Coach wants Chiefs to be Africa’s best

2010-04-17 00:00

CAPE TOWN — In the wake of his Cup triumph last Saturday, Vladimir Vermezovic made the bold statement that the Telkom Knockout final win over Ajax Cape Town was just the start of something bigger for Kaizer Chiefs.

“How much bigger?” I asked, “Perhaps a tilt at the championship next season”, seeking to end the monopoly of SuperSport United?

The Chiefs coach shot back: “No, the African Champions League.” Kings of the continent… the top team in Africa. This is where the coach would like to see his young side in a few years.

It is a lofty ambition for a side of limited ability, but refreshing that eventually there is a coach who has the right perspective on our football, geography and reality.

For any South African club, success in a continental competition should be considered the ultimate, yet there are few who take competing in the Confederation of African Football competitions seriously.

South Africa has been entering teams annually since 1993, yet in almost two decades of competition it has managed just two winners. Orlando Pirates won the old-style Africa Champions Cup in 1995 with an amazing away win at the Ivory Coast, and Kaizer Chiefs — who were markedly under strength, but still managed to dig deep with meagre playing resources — won the African Cup Winners’ Cup in 2001. The tournament is now defunct, but it did have the added aura of having a trophy named after Nelson Mandela.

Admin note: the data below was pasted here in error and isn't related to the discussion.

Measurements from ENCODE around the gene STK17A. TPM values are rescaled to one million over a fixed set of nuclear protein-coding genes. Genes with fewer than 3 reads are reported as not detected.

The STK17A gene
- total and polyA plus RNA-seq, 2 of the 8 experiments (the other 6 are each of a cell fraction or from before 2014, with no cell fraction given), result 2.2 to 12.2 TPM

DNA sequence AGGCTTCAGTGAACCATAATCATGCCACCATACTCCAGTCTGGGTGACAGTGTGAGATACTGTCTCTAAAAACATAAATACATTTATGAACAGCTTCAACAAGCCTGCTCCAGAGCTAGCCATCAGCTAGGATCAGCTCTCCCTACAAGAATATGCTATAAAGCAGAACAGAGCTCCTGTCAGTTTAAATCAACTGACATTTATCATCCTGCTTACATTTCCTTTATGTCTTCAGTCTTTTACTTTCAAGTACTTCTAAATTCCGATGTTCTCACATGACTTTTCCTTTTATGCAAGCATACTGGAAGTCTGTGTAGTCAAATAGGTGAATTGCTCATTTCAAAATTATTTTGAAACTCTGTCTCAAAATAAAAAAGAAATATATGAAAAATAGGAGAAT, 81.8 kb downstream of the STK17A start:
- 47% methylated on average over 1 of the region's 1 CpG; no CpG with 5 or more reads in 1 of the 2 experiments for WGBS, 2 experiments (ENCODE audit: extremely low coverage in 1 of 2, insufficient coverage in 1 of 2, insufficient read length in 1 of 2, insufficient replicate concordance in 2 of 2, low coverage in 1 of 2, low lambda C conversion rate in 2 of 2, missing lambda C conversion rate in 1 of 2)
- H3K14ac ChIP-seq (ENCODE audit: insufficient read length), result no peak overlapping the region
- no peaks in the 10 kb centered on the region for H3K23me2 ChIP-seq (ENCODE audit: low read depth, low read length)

Two titles only is a paltry return for a country of South Africa’s resources, but it’s the result of a contemptuous attitude towards African football.

Most in the local football community talk about “playing in Africa” or “going to Africa” as if it were some obscure, far-off planet and this country was somehow a detached, isolated island, and we had to tread across some imaginary water to compete in either the African Champions League or the African Confederation Cup. We are on the same continental land mass, for goodness stake.

The costs and vagaries of travel across Africa, the fear of the unknown, indeed the having to leave the “comfort zone” of home makes most South African clubs blanch at the prospect of competition. Few understand the value of being African champion or the prestige of a Champions League success.

Chiefs themselves served a three-year ban from CAF competition for pulling out midway through the competition one year because they did not fancy flying to Madagascar in the wake of some civil unrest.

Chiefs were entitled to enter the African Confederation Cup this year, but did not bother. They have since qualified for the same competition next year, by virtue of third place in the PSL last month.

Their next opportunity to play in the Champions League will come in 2012, but they will have to finish in the top two in the league next season.

South Africa’s football focus, as a product of the Anglocentric media, is far too focused on venues like Old Trafford or Anfield and other climes thousands of miles away, missing out on the reality that success in Africa is where ambitions should be set.

I will admit that European football is played at a high level and is a brilliantly packaged product, but often people here forget where we are and where our priorities should be.

It is indeed embarrassing that it takes a coach from Serbia to remind us of the real targets our clubs should be chasing. — News24.


Mark Gleeson is a respected television commentator and editorial director of Mzanzi Football.

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